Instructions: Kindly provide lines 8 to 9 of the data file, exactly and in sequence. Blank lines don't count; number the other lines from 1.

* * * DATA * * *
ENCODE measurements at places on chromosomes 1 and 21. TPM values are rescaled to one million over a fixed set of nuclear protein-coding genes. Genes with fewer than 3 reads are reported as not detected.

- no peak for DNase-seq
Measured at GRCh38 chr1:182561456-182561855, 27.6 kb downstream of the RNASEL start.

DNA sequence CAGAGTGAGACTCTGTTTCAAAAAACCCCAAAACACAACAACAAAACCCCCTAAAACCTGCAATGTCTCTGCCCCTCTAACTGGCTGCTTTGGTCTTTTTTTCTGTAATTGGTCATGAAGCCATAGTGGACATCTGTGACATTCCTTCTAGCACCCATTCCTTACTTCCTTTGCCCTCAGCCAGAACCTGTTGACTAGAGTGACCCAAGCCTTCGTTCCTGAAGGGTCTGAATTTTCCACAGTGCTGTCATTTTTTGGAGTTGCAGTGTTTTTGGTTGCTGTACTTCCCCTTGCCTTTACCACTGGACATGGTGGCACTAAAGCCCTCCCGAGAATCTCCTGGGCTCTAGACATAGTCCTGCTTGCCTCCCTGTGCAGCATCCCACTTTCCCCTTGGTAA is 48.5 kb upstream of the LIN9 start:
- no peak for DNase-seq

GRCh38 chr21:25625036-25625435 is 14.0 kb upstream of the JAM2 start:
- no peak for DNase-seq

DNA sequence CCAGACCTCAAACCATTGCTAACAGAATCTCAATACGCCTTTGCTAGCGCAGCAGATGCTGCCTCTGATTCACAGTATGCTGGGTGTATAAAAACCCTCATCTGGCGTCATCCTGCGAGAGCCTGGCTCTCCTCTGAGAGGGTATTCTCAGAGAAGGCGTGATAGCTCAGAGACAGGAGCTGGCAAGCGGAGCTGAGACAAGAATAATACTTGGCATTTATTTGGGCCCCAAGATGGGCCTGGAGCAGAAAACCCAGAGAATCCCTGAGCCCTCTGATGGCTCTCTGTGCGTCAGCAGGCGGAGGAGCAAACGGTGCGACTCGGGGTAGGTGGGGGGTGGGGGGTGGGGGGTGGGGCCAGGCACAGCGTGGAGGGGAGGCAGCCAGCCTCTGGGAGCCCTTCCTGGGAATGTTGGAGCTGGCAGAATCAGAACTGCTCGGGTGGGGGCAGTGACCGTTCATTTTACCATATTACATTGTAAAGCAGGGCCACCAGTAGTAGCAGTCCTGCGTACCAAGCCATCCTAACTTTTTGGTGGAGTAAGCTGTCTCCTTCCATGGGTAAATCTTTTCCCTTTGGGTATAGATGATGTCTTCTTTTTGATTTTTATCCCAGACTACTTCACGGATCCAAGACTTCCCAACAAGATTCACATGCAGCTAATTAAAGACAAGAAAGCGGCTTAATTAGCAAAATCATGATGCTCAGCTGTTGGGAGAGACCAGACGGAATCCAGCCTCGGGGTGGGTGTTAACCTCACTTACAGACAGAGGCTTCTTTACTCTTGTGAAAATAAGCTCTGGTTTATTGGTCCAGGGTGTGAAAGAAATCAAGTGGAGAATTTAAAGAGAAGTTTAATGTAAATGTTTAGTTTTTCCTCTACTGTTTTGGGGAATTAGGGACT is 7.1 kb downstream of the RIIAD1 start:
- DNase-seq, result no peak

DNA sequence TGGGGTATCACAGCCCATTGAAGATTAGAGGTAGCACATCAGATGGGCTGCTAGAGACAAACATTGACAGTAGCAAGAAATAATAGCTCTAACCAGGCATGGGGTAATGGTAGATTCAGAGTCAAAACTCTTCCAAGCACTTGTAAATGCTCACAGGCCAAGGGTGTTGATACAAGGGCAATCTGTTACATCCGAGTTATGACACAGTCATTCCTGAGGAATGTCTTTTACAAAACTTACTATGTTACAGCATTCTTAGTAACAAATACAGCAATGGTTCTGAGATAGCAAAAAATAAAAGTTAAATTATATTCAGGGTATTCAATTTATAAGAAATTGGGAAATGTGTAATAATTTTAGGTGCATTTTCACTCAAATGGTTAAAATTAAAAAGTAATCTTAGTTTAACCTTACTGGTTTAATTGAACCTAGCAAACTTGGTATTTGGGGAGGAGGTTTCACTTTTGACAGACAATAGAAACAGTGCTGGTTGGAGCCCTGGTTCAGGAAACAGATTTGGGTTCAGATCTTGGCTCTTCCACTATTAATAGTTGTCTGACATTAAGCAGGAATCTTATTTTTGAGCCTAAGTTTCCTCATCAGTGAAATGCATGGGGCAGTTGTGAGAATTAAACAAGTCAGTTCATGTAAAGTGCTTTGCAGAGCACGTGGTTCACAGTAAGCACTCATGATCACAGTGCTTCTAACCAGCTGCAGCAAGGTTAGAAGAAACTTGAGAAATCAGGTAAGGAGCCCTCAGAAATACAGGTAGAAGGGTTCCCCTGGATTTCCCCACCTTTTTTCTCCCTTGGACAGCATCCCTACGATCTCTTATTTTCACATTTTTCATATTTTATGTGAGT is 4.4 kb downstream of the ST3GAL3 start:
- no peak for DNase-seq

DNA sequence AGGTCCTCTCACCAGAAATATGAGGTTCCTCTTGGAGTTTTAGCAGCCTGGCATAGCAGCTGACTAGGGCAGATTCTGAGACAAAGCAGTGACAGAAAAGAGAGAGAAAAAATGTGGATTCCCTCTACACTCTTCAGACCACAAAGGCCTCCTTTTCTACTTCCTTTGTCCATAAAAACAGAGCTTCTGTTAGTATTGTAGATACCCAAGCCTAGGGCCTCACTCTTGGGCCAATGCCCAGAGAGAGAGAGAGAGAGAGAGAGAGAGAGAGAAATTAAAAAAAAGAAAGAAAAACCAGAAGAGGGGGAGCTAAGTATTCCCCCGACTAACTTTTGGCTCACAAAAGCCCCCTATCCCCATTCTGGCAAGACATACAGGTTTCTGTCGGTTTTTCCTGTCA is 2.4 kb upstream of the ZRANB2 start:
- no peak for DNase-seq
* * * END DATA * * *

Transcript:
DNA sequence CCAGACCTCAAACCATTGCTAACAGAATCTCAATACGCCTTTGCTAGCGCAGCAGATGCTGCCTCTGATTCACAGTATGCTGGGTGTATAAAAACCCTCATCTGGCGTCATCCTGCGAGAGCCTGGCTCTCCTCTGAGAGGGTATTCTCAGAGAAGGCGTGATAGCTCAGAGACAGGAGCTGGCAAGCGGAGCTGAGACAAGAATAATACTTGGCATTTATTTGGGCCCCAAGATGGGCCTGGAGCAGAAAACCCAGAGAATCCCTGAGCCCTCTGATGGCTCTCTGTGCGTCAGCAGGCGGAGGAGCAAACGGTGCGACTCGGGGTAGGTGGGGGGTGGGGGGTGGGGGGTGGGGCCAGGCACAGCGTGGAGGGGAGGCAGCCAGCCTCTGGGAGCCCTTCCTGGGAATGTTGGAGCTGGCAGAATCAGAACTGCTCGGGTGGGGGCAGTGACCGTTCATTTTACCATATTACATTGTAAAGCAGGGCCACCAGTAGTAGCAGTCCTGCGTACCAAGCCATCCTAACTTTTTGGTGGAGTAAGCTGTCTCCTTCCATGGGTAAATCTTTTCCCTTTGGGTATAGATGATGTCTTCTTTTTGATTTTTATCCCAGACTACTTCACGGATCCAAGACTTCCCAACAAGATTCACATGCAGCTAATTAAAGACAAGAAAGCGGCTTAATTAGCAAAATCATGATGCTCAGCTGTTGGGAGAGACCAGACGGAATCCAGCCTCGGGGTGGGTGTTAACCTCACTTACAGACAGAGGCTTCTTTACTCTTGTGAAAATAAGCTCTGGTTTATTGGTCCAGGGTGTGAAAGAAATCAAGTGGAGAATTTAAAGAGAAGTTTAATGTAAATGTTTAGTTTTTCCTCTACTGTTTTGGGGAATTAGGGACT is 7.1 kb downstream of the RIIAD1 start:
- DNase-seq, result no peak